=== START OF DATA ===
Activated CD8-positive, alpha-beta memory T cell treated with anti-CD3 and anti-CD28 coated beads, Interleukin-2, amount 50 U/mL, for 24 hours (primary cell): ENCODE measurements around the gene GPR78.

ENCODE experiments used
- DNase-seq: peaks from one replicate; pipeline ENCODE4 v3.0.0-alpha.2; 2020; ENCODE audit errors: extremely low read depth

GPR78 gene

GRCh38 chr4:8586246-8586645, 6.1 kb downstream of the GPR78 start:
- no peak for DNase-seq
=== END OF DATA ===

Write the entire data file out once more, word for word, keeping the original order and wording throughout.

Activated CD8-positive, alpha-beta memory T cell treated with anti-CD3 and anti-CD28 coated beads, Interleukin-2, amount 50 U/mL, for 24 hours (primary cell): ENCODE measurements around the gene GPR78.

ENCODE experiments used
- DNase-seq: peaks from one replicate; pipeline ENCODE4 v3.0.0-alpha.2; 2020; ENCODE audit errors: extremely low read depth

GPR78 gene

GRCh38 chr4:8586246-8586645, 6.1 kb downstream of the GPR78 start:
- no peak for DNase-seq